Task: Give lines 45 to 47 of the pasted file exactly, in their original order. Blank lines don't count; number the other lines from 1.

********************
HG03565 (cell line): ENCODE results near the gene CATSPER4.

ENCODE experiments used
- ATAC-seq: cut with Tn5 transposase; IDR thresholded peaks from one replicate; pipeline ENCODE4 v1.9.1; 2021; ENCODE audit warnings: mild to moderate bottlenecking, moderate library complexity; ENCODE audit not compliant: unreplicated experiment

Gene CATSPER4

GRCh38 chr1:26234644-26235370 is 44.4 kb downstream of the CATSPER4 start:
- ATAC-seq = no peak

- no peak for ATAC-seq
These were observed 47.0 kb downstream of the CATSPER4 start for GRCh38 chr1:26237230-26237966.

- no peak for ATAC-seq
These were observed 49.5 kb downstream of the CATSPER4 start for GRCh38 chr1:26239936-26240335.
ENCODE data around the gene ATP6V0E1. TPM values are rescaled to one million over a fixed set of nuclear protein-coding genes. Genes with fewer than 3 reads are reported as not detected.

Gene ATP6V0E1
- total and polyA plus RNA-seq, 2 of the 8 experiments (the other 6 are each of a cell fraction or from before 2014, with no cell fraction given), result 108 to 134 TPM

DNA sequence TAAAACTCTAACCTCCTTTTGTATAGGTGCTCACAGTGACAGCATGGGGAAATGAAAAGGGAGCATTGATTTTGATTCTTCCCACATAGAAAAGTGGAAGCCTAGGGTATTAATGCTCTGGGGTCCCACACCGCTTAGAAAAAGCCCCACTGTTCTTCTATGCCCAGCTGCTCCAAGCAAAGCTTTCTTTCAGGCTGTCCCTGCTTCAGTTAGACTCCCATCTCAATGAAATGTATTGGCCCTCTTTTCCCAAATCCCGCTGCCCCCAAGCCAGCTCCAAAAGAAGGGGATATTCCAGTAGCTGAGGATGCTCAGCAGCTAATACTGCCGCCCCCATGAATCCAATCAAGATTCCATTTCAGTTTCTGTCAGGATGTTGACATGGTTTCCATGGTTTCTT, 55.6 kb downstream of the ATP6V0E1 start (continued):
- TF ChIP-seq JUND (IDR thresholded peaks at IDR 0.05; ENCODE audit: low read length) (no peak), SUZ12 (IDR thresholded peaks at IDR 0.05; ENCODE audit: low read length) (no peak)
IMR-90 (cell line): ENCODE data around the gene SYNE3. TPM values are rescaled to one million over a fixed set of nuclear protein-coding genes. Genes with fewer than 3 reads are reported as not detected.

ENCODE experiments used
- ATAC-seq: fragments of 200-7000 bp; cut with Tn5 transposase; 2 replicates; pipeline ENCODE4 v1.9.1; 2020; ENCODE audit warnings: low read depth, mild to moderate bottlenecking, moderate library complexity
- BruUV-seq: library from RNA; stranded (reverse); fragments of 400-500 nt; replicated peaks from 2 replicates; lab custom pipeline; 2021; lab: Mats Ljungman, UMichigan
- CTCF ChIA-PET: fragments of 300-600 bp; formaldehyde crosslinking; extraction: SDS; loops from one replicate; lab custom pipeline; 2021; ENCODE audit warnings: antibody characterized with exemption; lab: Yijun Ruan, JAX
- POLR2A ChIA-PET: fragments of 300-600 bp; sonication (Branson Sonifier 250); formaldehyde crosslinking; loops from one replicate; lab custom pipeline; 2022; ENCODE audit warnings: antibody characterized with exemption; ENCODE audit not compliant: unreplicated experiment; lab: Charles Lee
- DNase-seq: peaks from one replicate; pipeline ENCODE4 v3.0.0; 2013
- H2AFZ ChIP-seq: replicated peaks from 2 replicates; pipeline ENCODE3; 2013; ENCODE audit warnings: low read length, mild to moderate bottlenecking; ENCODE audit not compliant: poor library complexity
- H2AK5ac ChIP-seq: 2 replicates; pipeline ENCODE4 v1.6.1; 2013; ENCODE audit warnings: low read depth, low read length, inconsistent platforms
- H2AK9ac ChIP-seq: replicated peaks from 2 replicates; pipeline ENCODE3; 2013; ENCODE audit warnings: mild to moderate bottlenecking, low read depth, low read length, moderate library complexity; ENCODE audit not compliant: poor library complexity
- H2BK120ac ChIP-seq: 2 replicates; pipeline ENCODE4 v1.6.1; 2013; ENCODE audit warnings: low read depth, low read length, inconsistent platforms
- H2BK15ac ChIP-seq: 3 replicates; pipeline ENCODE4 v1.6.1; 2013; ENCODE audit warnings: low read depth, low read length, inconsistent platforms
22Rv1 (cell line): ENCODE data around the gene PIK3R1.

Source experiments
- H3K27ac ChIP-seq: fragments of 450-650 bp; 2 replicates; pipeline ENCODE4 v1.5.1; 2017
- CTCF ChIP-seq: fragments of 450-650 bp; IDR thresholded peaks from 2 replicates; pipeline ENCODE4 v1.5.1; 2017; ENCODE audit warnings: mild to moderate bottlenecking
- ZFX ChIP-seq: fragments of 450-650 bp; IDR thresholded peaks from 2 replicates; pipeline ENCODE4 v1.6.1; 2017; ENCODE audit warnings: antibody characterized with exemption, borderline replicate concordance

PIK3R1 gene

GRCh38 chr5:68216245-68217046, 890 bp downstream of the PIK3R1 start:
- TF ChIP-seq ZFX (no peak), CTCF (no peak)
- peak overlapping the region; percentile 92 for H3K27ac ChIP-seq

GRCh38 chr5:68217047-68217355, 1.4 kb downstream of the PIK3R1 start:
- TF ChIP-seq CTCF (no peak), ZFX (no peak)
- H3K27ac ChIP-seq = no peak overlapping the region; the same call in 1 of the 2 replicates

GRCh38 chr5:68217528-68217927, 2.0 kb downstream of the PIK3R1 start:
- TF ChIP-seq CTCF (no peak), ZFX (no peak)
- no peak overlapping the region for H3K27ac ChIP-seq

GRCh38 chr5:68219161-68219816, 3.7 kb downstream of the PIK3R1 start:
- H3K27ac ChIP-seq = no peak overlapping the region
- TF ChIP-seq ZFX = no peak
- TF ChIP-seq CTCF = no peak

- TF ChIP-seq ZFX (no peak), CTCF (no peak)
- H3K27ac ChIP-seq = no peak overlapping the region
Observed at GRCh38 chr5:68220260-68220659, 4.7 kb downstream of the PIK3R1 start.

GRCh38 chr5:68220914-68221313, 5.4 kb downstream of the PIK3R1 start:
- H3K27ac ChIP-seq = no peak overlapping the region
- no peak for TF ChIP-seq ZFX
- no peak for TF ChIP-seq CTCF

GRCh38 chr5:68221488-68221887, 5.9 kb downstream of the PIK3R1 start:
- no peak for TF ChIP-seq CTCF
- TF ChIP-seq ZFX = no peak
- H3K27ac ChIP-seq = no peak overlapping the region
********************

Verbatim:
- TF ChIP-seq ZFX = no peak
- TF ChIP-seq CTCF = no peak

- TF ChIP-seq ZFX (no peak), CTCF (no peak)